The amount---more than Taka half a trillion--- is huge. The money was, reportedly, paid to the owners of the private sector power plants during the last 12 years as ' capacity payments'.
The payments were in addition to a large amount that the state power agency---the Bangladesh Power Development Board (BPDB)--- paid to the private power plants, including a large number of rental power plants, every year against purchase of electricity.
But against the capacity payments, the BPDB did not get anything material. What it got was assurance of stable supply of power.
Capacity payments are, however, more like guarantee money. Power plants do get such money whether or not they produce electricity. The payments operate like an insurance policy for power plants that commit to generate sufficient power to meet electricity at all times.
The BPDB people or the power sector honchos, deliberately or otherwise, have been doing their arithmetic with regards to demand and supply of power wrong and this has been taking a huge financial toll on the national exchequer.
There is no denying that the power supply is now stable than any time before. Even during the hot summer days, load-shedding in Dhaka, if not other places of the country, was a rare incident. Power supply disruption is caused not by short-supply but due to problems in distribution network, in most cases.
While ensuring stable power supply, the government has created over-capacity, largely depending on very expensive sources of power generation---rental power plants in the private sector.
According to a media report, the country's total generation capacity now stands at about 19,000 megawatt (MW). The highest amount of power generated until now was 12,324 MW on September 15 last. The demand during the winter season hovers between 6,000MW and 7,000MW.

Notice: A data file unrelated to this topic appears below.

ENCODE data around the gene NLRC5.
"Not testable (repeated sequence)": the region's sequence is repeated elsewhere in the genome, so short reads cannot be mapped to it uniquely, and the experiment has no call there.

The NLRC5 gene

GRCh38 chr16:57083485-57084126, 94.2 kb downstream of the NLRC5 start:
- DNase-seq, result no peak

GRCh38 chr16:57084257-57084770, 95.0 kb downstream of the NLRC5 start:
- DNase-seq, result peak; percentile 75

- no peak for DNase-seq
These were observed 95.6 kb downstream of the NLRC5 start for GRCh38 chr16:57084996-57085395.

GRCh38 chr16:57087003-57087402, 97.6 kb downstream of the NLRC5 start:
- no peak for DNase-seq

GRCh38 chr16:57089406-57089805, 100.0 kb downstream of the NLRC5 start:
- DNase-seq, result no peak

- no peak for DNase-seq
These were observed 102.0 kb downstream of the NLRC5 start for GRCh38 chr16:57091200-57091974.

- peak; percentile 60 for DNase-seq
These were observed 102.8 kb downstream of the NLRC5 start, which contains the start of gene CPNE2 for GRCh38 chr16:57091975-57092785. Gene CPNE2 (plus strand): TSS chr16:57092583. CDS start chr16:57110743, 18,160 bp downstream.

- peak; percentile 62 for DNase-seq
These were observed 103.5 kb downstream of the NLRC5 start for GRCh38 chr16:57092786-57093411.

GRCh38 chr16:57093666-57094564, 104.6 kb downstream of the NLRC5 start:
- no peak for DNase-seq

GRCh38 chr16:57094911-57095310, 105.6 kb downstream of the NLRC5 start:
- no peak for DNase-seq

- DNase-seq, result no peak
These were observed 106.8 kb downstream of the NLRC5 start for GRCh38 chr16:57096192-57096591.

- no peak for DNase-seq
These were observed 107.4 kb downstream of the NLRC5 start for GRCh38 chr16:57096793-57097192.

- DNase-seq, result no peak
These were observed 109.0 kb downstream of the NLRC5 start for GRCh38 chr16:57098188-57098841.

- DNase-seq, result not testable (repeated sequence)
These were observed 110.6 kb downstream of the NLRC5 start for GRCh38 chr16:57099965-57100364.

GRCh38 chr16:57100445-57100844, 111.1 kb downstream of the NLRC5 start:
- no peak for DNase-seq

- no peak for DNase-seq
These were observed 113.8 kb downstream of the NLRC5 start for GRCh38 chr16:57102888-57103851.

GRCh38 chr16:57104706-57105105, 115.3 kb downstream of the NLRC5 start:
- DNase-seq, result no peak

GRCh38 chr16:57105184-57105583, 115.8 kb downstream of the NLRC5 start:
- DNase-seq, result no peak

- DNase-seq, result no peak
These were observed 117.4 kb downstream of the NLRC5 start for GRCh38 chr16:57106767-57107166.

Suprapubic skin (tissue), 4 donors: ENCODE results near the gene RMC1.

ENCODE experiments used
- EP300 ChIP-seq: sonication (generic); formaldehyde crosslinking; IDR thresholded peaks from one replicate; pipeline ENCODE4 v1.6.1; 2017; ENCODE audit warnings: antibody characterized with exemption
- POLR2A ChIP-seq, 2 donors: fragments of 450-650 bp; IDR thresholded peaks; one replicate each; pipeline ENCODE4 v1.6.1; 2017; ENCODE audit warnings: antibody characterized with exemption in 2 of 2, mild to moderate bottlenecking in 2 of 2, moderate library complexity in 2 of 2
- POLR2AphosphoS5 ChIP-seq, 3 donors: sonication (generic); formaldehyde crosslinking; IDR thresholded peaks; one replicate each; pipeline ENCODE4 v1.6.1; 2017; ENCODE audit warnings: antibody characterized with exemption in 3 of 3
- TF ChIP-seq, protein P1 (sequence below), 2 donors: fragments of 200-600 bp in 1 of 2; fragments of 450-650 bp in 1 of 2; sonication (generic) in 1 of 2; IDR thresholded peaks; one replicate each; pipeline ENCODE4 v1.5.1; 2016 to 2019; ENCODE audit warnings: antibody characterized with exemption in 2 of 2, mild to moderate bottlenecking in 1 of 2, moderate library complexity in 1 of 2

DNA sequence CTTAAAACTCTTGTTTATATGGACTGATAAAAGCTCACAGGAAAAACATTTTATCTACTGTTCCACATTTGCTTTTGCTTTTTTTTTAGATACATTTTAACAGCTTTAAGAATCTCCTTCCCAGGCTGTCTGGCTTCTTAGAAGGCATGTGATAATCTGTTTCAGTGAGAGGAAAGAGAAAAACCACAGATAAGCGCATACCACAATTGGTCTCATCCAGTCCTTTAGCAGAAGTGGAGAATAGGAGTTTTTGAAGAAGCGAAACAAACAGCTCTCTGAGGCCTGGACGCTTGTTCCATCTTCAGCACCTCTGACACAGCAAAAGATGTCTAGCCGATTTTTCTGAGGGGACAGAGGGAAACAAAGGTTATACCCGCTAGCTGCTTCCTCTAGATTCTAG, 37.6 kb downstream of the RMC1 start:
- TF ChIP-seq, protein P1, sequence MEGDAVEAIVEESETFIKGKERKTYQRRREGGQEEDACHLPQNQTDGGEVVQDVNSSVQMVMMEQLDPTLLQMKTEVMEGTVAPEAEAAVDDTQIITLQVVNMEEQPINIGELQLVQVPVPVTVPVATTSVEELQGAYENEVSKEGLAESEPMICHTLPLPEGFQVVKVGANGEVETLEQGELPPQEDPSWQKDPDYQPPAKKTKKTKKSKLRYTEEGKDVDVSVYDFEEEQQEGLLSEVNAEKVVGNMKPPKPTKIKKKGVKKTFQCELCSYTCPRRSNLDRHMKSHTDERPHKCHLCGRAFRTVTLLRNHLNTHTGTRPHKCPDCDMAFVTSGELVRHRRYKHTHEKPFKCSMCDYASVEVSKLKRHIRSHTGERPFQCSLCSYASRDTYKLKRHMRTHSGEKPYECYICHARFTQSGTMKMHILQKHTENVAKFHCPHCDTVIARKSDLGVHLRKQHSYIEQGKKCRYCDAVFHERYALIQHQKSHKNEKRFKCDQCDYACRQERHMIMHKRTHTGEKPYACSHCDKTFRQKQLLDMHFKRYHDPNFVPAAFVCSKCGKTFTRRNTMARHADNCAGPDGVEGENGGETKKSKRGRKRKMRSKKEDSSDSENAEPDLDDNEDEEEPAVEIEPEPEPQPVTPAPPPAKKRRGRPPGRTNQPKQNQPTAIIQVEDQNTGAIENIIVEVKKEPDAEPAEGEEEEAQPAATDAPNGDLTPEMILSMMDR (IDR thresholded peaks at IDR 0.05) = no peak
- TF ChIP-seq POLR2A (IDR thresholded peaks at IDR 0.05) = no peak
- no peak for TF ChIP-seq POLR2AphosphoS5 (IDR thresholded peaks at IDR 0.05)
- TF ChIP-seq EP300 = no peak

Naturally, because of reduced demand, the government does not have to buy power from the private power plants during winter. Yet it has to make capacity payments to private power plants in accordance with the deals signed with individual power companies.
It is evident from available statistics that the power sector has excess capacity of more than 6,000 MW, even after meeting the demand for power during peak summer season. The government has been making payments unnecessarily against the unused or more capacity during the summer days.
Moreover, there are allegations that many inefficient private power plants do very often fail to supply power as per agreements, yet they receive capacity payments.
'Capacity payment' is a common practice in the global power market. It is seen as an incentive used to lure investments in power sector. But a section of people in the power sector of Bangladesh, apparently, have been using it unduly to make their fortune.
The rental power plants came into being as a stop-gap arrangement in 2010 to overcome a dismal power situation. The idea was that the government and also the private sector would build large to medium conventional power plants within the shortest possible time. But things have faltered there. The government initiated a good number of large power plants, but even after two decades, not a single big power plant could be completed as yet. However, a few are expected to start generating power soon.
It seems, taking advantage of a piece of indemnity legislation, some people have been playing foul while granting licences to rental power plants and making so-called capacity payments.